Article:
Tag Archives: Google Books

Google Library Project Legal: Let the Robots Read!

“The decade-long legal battle over Google’s massive book scanning project is finally over, and it’s a huge win for libraries and fair use. On Monday, the Supreme Court declined to hear an appeal by the Author’s Guild, which had argued that Google’s scanning of millions of books was an infringement of copyright on a grand scale. The Supreme Court’s decision means that the Second Circuit case holding that Google’s creation of a database including millions of digital books is fair use still stands. The appeals court explained how its fair use rationale aligns with the very purpose of copyright law: “[W]hile authors are undoubtedly important intended beneficiaries of copyright, the ultimate, primary intended beneficiary is the public, whose access to knowledge copyright seeks to advance by providing rewards for authorship.” (via Internet Archive Blogs)

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High Court Won’t Hear Copyright Challenge to Google Books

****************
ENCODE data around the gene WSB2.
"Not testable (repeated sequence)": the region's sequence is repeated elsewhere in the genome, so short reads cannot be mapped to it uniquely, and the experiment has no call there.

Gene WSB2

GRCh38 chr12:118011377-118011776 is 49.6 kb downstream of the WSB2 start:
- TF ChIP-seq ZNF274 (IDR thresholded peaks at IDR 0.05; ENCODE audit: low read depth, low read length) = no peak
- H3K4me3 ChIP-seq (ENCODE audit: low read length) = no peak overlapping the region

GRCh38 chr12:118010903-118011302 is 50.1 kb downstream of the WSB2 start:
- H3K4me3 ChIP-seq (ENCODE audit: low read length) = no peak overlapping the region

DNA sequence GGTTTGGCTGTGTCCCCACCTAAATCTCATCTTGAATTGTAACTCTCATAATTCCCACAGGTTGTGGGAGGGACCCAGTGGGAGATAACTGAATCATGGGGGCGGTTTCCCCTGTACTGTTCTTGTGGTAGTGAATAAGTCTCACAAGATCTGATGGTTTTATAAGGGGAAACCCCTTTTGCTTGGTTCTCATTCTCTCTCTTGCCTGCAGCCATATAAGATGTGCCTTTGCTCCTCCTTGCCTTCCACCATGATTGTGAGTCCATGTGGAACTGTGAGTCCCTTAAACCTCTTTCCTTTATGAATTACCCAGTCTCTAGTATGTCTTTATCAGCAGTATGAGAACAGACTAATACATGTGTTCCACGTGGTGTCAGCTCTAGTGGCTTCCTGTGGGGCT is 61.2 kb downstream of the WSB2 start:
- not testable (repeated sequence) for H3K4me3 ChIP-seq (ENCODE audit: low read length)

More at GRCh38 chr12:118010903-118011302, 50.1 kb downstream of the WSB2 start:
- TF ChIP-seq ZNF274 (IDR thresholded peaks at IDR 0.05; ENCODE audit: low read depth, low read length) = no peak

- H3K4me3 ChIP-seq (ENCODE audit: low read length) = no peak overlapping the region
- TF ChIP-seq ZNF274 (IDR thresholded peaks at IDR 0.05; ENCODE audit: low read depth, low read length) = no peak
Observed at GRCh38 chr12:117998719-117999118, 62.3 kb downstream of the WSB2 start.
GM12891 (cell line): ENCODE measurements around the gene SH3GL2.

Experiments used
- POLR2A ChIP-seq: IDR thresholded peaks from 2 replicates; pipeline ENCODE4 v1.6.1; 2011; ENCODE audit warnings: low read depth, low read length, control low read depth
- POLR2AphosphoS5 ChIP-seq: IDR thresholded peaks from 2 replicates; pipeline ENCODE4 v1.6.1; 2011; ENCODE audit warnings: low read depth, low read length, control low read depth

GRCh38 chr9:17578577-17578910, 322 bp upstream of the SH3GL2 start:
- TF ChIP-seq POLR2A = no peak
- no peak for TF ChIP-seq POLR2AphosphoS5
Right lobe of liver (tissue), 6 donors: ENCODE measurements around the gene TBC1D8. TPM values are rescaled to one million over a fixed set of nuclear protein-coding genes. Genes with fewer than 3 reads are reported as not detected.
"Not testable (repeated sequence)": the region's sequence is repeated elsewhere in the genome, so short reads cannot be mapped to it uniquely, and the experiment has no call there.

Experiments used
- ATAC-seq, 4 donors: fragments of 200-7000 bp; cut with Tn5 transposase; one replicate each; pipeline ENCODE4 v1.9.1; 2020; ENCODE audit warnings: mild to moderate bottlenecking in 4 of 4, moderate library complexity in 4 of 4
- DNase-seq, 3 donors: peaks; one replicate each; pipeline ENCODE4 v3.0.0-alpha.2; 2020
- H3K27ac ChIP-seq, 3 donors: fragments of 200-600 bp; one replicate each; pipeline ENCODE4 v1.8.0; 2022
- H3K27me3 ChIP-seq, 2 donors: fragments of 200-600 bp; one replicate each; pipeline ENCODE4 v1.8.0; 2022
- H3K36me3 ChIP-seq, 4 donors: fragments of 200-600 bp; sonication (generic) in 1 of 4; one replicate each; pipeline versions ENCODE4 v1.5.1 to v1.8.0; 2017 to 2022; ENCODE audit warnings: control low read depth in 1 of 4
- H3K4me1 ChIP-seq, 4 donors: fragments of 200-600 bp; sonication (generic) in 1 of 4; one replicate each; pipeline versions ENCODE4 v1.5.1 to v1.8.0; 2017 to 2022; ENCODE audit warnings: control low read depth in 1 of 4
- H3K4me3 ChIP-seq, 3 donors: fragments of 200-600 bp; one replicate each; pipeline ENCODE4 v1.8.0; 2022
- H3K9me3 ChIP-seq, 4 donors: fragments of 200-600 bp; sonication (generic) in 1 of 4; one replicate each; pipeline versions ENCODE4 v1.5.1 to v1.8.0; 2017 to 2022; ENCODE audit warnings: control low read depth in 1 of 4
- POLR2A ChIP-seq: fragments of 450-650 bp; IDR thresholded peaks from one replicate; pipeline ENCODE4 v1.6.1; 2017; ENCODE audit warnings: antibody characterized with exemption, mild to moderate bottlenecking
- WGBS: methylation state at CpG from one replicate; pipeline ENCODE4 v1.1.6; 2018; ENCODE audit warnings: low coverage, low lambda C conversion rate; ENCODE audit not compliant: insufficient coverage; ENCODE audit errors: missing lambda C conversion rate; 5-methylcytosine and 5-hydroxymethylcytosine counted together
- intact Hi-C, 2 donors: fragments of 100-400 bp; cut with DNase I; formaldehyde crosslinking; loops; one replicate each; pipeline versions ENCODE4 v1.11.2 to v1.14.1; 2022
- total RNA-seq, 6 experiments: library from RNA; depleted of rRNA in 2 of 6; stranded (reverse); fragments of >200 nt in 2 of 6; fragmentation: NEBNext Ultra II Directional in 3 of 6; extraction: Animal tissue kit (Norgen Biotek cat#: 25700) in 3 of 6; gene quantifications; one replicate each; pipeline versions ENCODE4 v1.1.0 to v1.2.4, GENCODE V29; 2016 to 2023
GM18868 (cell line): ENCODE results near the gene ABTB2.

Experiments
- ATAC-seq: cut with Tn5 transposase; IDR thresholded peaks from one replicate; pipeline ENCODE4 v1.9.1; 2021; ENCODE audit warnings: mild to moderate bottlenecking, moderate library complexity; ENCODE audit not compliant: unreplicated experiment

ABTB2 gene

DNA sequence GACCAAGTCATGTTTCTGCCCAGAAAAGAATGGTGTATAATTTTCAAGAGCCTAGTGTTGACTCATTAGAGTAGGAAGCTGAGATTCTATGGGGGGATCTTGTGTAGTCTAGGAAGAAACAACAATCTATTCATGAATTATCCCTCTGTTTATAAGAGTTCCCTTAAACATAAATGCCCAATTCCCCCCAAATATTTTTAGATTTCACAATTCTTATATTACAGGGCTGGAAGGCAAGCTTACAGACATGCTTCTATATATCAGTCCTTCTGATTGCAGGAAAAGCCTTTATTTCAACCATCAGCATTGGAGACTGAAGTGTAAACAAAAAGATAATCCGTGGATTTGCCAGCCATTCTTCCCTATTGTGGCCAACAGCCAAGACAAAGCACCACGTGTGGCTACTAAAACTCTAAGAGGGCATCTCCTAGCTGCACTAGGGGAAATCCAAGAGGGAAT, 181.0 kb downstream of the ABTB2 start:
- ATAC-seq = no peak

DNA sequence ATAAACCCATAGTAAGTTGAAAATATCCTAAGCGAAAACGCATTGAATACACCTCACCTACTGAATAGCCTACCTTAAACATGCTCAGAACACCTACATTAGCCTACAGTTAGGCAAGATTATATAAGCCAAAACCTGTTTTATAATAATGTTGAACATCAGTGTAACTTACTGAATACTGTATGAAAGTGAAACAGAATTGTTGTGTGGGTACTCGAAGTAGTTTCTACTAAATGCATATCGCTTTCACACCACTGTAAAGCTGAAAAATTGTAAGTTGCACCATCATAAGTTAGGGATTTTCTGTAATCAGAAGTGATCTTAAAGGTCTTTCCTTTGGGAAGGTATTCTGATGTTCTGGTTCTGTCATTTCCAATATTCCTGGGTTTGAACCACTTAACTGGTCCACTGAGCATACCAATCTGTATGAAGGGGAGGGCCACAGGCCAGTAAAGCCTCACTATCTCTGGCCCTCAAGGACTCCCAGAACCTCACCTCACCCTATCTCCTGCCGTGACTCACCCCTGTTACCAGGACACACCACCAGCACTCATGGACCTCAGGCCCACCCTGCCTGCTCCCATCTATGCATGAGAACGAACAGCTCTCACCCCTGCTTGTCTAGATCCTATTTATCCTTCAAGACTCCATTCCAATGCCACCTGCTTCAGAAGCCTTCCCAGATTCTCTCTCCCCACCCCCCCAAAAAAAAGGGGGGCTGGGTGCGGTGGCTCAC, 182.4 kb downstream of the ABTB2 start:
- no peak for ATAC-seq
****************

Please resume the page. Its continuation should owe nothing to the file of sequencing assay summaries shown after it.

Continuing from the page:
“The copyright dispute between the Authors Guild and Alphabet Inc.’s Google reached a conclusion Monday when the Supreme Court declined to intervene, leaving a federal appeals court ruling in Google’s favor as the last word.The justices, in a brief written order, said they won’t take up an appeal by the Authors Guild and individual writers who argued Google engaged in copyright infringement “on an epic scale.” (via WSJ)

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High Court Last Hope for Copyright Lawsuit Over Google Book Scanning

“The long-running copyright dispute between the Authors Guild and Google could be reaching a final chapter in coming weeks as both sides wait to see if the Supreme Court takes up the case.The litigation over Google’s digital book library stretches back to 2005, when the nation’s largest professional organization for writers filed a federal lawsuit accusing Google of “massive copyright infringement.” (via WSJ)

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What the Google Books Victory Means for Readers